Environmental Lecture Series wS2324


Cities of Change: Unleashing the Power of Sustainable Solutions

The world is closing in
And did you ever think
What will the future look like?
The future’s in the air, we can feel it everywhere
We’re blowing with the wind of change.
(Adapted from Klaus Meine)

How do you dream about the future? Can you depict what the future of our cities would be? What are current trends in mobility? Will the future be chaotic or sustainable? Will there still be the possibility of a green horizon for cities in the face of climate change?

Each city is unique and so are its challenges in the scenario of ever-increasing population growth. Without any change, mobility will collapse in just a few decades. We need disruptive change that at the same time considers the climate crisis. So, what are the sustainable solutions already at our disposal, and how can we participate in shaping urban centers around us?

In this lecture series, we will uncover some answers to these questions, undoubtedly uncovering more, but smarter questions. We will listen to the wind of change, learning what today’s actions are. We will take you to the magic of the moment, sources of inspiration where the brightest ideas take place. Finally, we will invite you to share your dreams about the future of our cities and together nurture sustainable ideas to enable a better urban space to live in for everyone.

For TUM students interested in earning 1 or 3 ECTS credits

For everybody else

Lectures and events

  • 6:30 pm – 7:00 pm: Introduction – Environmental Lecture Series
  • From 7:00 pm: Q&A session
  • From 9:00 am – 5:00 pm you can join the Student Club Fair at the Maschinenwesen
  • From 3:30 pm – 5:30 pm you can join a Clothing Swap Party at the Magistrale
  • From 6:00 pm – 6:30 pm the MPIC and the URef will present the importance of sustainability in universities in the lecture hall HS2, “Interims I”.
  • From 6:30 pm – 8:00 pm you can attend a lecture on the special topic Feminist Urban Science in the lecture hall HS2, “Interims I”.

    In this lecture we will cover how urban spaces can be analyzed through a feminist lense. While this lecture includes some bits of theory, it will also feature the perspectives on cities of the research participants Julia worked with in the past. What makes a city liveable for them? How do they use the space?

    Julia Schinnenburg is a Human Geographer interested in all things cities: Politics, infrastructure and most importantly their citizens’ daily lives. In the past she studied how urban youth can be better included in urban planning processes. For her latest research project she looked at how infrastructure affects women in their work. Through her work she hopes to contribute to a more accurate urban theory, that represents the experiences of all people that are present in urban spaces. Finally, we will take a look at applied feminist urban theory in city planning.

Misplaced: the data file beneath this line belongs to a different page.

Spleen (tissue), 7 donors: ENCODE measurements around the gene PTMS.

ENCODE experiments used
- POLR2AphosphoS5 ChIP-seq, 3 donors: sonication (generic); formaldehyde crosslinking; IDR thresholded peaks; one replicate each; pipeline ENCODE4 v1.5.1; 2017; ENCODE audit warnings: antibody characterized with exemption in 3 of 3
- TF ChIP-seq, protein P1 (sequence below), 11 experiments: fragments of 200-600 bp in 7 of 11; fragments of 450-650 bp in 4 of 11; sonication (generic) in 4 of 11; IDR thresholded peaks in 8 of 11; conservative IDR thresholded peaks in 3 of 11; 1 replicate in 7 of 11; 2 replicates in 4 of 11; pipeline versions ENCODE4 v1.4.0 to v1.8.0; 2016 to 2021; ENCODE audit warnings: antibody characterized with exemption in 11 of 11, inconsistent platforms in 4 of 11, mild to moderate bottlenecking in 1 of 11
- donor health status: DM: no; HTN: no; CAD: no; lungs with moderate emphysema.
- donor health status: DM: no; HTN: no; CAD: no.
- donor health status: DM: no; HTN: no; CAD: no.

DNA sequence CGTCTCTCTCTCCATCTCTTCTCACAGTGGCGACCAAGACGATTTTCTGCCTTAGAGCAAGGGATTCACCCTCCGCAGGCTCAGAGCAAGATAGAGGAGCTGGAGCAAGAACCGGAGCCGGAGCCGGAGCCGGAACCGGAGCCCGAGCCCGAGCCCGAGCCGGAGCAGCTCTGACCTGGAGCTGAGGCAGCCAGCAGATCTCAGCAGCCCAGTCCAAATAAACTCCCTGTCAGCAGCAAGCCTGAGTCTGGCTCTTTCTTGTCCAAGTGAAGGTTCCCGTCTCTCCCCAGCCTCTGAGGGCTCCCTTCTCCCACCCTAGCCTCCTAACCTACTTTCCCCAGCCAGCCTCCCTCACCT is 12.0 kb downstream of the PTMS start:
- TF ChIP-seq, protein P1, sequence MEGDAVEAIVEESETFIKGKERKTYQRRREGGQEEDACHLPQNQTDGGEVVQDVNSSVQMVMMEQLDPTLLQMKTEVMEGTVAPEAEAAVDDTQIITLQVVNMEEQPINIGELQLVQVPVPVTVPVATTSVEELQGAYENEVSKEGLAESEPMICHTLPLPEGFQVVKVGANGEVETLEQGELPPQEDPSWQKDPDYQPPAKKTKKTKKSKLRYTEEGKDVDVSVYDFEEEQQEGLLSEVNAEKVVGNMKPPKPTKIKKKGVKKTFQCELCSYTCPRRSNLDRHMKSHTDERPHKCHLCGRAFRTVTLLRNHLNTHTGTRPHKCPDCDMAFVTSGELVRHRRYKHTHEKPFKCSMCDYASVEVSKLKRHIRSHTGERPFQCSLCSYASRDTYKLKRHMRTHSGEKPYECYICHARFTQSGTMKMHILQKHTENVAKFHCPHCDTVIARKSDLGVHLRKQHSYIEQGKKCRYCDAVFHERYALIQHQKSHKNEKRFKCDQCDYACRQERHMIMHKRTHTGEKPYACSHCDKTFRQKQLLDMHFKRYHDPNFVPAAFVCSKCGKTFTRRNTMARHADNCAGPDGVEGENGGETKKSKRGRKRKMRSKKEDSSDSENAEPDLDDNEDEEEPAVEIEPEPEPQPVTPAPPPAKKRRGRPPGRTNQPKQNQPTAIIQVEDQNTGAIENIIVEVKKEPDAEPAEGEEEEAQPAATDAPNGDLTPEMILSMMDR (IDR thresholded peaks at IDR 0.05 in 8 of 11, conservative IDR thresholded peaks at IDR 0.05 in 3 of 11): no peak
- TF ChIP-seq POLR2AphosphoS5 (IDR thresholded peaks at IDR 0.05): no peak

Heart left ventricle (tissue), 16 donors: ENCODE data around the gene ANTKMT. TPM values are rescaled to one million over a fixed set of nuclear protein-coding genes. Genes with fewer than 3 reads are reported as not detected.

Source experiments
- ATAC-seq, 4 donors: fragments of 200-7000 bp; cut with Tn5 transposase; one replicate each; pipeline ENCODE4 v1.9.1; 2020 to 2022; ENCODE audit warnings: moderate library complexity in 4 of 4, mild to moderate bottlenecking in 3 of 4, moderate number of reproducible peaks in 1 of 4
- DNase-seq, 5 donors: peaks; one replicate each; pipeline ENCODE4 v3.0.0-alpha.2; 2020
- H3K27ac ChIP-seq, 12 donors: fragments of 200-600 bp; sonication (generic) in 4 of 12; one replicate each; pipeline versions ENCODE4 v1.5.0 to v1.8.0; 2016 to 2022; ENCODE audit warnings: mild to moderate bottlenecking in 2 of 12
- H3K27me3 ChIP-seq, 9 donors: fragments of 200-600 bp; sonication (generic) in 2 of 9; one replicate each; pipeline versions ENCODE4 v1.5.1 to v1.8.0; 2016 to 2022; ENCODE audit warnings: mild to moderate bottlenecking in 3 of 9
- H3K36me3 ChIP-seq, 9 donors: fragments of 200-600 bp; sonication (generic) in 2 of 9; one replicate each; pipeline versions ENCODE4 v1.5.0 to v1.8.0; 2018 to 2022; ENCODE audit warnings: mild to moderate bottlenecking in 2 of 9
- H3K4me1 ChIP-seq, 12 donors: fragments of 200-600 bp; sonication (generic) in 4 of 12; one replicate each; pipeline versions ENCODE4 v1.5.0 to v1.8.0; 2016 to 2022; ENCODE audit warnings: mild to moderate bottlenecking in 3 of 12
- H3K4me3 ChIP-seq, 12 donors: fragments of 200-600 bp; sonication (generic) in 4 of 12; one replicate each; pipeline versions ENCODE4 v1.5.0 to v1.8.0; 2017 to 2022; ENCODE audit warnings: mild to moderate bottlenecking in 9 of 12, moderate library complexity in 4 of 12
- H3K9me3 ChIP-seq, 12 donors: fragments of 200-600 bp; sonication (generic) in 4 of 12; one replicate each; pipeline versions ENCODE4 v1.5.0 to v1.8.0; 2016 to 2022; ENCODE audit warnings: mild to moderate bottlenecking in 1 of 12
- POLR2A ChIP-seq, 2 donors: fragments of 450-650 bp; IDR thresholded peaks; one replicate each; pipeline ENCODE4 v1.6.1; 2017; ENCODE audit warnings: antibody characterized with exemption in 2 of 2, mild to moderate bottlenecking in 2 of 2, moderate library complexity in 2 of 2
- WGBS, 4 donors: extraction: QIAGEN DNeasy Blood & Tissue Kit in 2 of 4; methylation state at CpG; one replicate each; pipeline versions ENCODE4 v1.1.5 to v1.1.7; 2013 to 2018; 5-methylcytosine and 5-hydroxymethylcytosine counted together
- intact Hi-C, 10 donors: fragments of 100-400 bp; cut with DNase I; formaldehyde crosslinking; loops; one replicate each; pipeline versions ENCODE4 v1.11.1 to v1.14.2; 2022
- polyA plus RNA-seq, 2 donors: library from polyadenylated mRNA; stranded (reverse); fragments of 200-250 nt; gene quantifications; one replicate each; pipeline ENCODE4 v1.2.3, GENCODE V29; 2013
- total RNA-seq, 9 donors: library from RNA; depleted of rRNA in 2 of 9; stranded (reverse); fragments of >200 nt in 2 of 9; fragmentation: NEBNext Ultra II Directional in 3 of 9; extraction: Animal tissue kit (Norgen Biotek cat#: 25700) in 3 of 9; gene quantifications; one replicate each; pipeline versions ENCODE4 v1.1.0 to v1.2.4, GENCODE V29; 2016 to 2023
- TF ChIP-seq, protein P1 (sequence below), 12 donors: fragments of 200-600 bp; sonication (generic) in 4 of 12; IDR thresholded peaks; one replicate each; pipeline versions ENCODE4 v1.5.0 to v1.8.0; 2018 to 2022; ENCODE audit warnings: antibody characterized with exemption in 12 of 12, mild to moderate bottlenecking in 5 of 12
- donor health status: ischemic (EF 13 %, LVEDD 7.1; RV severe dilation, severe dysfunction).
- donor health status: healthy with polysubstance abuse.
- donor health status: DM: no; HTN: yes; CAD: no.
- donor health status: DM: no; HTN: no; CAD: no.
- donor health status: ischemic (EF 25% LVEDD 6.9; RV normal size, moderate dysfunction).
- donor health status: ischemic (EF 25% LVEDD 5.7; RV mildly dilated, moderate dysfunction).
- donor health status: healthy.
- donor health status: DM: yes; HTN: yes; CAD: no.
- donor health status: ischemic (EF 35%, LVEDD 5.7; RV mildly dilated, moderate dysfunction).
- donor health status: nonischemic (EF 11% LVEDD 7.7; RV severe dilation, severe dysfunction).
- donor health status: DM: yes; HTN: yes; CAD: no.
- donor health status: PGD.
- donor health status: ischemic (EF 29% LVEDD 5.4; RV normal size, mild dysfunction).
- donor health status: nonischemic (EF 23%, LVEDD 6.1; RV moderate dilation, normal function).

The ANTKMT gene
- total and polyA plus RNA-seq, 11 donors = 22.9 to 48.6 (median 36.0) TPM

• Bidirectional charging in general and its role as an enabler for e-mobility in the energy system
  • Use cases and the assessment of profitability and CO2 emissions of smart and bidirectional charging from a user perspective
  • Challenges and opportunities of the technology in urban region.
Patrick Vollmuth is a researcher at FfE Munich, PhD Candidate at TUM and Master at RWTH University with background in Mechanical Engineering, Energy Systems and Renewable Energies. His research areas focus on analyzing of integration of flexibilities into the energy system for energy transition, flexibility of electric mobility for system stability and decarbonization.
*** Hybrid mode with the usual Zoom Webinar link (see below in “Location”) but different room: ***

TUM Main Campus
Room: 2750 (Lecture Hall Karl Max v.Bauernfeind) | Floor: 2 | Building: 0507 Bestelmeyer Nord | Arcisstraße 21, 80333 Munich

The presentation investigates the crucial part that mobility hubs might play in transforming urban transportation. In order to improve connection, lessen congestion, and accelerate the development of smarter, greener cities, we explore the integration of diverse transport modes, with a special emphasis on micromobility. Join us on a journey into the transformative potential of mobility hubs and their vital role in the urban mobility landscape. 

Jonathan Gerz is a researcher with primary focus centers on the seamless integration of mobility and energy technologies to enhance urban connectivity, all while minimizing environmental impact. Possessing a background in engineering, his ultimate goal is to harness engineering principles to create more efficient and sustainable urban systems, thereby improving the quality of life in cities worldwide. 

“We do not lack technologies or knowledge for sustainable urban development. We lack speed of implementation”. The lecture outlines transformation paths in various fields of action of urban development, such as housing and mobility, and shows how accelerated implementation can be achieved.